Jeffrey Keeten's Reviews > Spring Snow

Spring Snow by Yukio Mishima
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it was amazing
bookshelves: the-japanese

Yukio Mishima felt the Japanese government needed to return to a system based on the samurai code. He was descended from samarais and believed that this code, advocating complete command of one's body and soul combined with a complete loyalty to the emperor, was necessary for Japan to return to prominence. He formed his own army in 1970 and attempted a coup d'état. With a few friends he overpowered the commandant of the Ichigaya Camp — the Tokyo headquarters of the Eastern Command of Japan's Self-Defense Forces and tied the commandant to a chair. Mishima then stepped onto a balcony outside the commandant's office and gave an impassioned speech to the government troops to join his cause. He was jeered and mocked off the balcony.

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He returned to the commandant's office and committed seppuku, a ritual suicide. The friend he had chosen to slice his head from his body at the end of the ritual could not complete his responsibilities and another friend stepped in to end his pain. Mishima had been planning his suicide for almost a year. For those with a more gruesome bent you can find pictures of his severed head on the internet.

Mishima was only 45 on November 25th, 1970. He had been a successful actor, kendo master, and of course writer. Mishima wrote 40 novels, 18 plays, 20 books of short stories, and at least 20 books of essays, one libretto, as well as one film. Like Fitzgerald, he dashed off a lot of work for quick cash, but even if those inferior works are discarded, he still had an impressive body of work for a man who died so young. He had just finished the final volume in The Sea of Fertility tetralogy, of which Spring Snow is the first, before his suicide.

Spring Snow is a novel of pride, misplaced loyalty, blackmail, intrigue, lust, selfishness, sacrifice, and misery. It is the story of star crossed lovers, steadfast friends, political mishaps, and conniving servants. The setting is 1912 Tokyo in the inner circle of imperial court. Our hero is Kiyoaki, who was born so beautiful he stirred the blood of women from 8 to 80. He was a young man of 19 whom women wanted and men wanted to be like. Those people too enamored with him soon found themselves rebuffed. Honda, a fellow classmate of Kiyoaki observed this tendency and modified his approach to Kiyoaki forsaking fawning for aloofness. "He knew only too well how Kiyoaki reserved his keenest displeasure for any excessive show of friendship." Now his name is HONDA not HONDO.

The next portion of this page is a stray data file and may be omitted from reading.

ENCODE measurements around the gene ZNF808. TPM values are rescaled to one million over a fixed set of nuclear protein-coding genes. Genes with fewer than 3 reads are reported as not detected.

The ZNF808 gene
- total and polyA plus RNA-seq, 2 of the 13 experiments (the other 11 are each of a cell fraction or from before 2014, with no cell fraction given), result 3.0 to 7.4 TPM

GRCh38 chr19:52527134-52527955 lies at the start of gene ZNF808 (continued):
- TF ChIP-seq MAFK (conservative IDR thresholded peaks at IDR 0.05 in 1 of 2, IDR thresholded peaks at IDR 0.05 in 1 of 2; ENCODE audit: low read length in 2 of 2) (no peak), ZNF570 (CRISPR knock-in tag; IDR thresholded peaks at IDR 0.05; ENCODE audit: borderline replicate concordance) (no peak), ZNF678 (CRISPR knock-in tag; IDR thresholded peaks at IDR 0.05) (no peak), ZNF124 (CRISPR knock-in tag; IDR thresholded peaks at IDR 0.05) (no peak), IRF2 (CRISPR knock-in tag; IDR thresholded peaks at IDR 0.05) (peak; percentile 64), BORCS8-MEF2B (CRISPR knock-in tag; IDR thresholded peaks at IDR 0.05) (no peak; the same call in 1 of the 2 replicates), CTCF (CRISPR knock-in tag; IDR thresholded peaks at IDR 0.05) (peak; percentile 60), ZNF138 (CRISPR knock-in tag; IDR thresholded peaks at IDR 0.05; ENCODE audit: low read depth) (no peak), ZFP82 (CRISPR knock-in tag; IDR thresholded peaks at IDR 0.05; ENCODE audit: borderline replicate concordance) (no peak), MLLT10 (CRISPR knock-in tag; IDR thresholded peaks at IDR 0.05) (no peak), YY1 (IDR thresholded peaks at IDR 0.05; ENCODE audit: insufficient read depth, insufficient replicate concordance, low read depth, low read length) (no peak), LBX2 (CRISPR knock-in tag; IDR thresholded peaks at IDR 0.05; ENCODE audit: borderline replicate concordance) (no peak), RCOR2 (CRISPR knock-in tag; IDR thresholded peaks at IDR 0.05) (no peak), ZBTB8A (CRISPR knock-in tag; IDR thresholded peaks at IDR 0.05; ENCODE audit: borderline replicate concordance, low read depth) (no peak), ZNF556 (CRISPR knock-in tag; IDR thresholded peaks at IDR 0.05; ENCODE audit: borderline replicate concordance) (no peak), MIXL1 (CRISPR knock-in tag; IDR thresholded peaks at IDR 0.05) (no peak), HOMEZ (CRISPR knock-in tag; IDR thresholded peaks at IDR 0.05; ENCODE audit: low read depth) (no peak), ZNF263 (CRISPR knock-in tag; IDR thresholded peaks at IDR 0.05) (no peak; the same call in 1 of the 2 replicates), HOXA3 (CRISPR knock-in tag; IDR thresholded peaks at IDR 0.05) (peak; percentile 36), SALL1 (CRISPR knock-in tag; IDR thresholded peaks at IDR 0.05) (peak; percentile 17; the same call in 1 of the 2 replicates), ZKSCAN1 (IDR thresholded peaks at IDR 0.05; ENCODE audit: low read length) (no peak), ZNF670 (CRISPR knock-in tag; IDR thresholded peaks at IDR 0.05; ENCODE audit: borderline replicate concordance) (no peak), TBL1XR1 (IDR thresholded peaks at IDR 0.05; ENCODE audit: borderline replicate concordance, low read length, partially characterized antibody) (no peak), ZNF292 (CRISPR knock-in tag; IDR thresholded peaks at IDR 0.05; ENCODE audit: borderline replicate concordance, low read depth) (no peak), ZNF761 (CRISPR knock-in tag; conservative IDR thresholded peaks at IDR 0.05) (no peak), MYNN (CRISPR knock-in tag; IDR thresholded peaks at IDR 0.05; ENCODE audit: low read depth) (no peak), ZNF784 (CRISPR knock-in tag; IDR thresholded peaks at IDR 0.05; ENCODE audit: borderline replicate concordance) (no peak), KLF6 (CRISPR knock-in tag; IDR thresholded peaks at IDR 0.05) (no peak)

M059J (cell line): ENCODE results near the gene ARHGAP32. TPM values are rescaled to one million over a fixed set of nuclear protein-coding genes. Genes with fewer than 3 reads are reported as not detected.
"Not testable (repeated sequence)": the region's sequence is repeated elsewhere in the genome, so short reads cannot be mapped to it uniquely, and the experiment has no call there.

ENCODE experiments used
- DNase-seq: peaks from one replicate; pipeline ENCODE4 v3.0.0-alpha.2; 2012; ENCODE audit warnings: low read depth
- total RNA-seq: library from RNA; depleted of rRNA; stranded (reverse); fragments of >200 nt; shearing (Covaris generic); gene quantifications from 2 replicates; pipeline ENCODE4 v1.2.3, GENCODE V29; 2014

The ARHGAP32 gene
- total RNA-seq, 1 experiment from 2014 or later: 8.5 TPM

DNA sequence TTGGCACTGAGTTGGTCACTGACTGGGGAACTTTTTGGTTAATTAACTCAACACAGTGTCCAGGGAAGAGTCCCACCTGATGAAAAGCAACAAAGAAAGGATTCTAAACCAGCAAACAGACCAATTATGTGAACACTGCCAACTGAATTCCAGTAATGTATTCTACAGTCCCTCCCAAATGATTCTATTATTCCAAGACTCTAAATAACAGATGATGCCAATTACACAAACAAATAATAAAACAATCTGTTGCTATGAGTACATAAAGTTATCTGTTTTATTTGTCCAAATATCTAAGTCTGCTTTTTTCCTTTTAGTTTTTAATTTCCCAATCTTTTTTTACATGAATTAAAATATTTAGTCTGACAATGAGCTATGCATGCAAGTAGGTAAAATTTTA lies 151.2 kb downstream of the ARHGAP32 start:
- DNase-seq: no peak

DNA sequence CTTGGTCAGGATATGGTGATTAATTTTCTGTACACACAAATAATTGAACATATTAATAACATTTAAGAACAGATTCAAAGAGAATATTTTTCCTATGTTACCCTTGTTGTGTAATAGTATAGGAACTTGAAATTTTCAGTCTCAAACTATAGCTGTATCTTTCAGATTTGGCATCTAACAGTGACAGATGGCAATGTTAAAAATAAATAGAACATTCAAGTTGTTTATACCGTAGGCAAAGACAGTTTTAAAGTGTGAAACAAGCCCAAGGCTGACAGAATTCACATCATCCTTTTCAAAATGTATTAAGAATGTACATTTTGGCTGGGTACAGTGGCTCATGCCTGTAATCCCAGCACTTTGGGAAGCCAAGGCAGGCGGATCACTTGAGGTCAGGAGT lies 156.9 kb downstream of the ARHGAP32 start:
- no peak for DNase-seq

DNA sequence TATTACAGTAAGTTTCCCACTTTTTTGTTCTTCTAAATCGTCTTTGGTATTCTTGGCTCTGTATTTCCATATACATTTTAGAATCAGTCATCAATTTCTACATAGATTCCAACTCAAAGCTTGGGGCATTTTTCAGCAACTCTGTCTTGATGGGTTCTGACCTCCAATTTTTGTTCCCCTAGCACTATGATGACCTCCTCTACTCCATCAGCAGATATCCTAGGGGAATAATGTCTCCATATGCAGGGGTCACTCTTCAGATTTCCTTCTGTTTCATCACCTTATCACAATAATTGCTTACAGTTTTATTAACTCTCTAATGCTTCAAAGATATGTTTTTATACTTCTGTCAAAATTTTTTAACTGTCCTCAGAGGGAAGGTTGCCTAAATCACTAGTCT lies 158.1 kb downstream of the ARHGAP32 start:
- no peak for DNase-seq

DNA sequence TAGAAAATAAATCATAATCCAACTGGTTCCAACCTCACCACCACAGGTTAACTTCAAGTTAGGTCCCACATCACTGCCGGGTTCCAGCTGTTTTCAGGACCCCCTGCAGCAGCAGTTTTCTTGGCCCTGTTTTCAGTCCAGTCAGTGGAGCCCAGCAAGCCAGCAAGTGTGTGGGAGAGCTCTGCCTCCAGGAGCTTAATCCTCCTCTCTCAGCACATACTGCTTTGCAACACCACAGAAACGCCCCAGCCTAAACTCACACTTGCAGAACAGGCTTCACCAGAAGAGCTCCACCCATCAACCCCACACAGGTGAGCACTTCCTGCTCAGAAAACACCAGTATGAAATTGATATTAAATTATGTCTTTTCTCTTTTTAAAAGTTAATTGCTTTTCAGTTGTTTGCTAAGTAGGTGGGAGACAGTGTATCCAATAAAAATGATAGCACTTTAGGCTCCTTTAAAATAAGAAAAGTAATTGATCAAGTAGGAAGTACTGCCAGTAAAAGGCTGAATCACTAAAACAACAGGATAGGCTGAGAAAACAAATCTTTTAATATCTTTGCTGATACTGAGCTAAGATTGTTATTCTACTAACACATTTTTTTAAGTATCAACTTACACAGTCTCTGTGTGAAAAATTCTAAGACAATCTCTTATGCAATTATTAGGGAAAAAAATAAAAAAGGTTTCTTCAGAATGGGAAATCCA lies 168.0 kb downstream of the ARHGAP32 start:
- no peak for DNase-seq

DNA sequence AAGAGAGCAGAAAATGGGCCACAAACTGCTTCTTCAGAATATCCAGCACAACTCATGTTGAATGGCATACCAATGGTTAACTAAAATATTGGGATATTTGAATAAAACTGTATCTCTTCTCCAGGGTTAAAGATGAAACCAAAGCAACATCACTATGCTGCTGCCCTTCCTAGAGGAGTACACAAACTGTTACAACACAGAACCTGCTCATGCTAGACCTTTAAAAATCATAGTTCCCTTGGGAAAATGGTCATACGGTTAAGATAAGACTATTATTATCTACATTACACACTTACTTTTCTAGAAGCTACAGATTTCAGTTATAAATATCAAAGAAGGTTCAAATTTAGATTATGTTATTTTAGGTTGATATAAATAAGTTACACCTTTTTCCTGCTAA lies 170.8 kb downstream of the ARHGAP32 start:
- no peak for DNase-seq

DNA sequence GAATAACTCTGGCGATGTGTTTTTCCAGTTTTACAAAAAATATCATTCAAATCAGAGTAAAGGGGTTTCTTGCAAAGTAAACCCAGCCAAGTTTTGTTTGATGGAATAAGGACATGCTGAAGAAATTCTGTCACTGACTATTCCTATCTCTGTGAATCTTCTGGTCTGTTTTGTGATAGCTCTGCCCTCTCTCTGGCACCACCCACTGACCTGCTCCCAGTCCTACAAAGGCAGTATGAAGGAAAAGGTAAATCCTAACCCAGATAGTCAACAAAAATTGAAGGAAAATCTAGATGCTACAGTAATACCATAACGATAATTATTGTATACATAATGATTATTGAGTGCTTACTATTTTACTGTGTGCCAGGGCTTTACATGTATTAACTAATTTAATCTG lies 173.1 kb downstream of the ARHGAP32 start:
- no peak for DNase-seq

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It must be the fact that Hondo was one of my favorite John Wayne movies when I was a kid combined with the fact that I really liked Honda, by far my favorite character in the book, that I kept changing his name in my head to Hondo.

Kiyoaki as a young lad of 13 was asked to participate in a ritual ceremony that brought him in close proximity to the princess. He missteps and disrupts the trail of her ermine coat.

"Princess Kasuga's lavish use of French perfume extended to her train, and its fragrance overpowered the musky odor of incense. Some way down the corridor, Kiyoaki stumbled for a moment, inadvertently tugging at the train. The princess turned her head slightly, and, as a sign that she was not at all annoyed, smiled gently at the youthful offender. Her gesture went unnoticed; body perfectly erect in that fractional turn, she had allowed Kiyoaki a glimpse of a corner of her mouth. At that moment, a single wisp of hair slipped over her clear white cheek, and out of the fine-drawn corner of an eye a smile flashed in a spark of black fire. But the pure line of her nose did not move. It as as if nothing had happened...this fleeting angle of the Princess's face--too slight to be called a profile--made Kiyoaki feel as if he had seen a rainbow flicker for a bare instant through a prism of pure crystal."

This scene stays with Kiyoaki for the rest of his life. He considered it one of the most defining moments of his life, which makes it all the more inexplicable why it takes him so long to realize the extraordinary beauty of his life time friend Satoko. Only after his friends at school see her and react extravagantly to her charms does Kiyoaki for the first time see her as a woman and not as an annoying child. She is acerbic, sarcastic, intelligent, and head over heels in love with Kiyoaki. Her wit and his pride contribute to the continued cross purposes of their relationship. Honda proves himself time and time again helping Kiyoaki with insane plans to get unsupervised time with Satoko. He rejects her and then wants her more than ever. "His own heart seemed to him to be much like an arrow stripped of the flashing white feathers that gave it direction."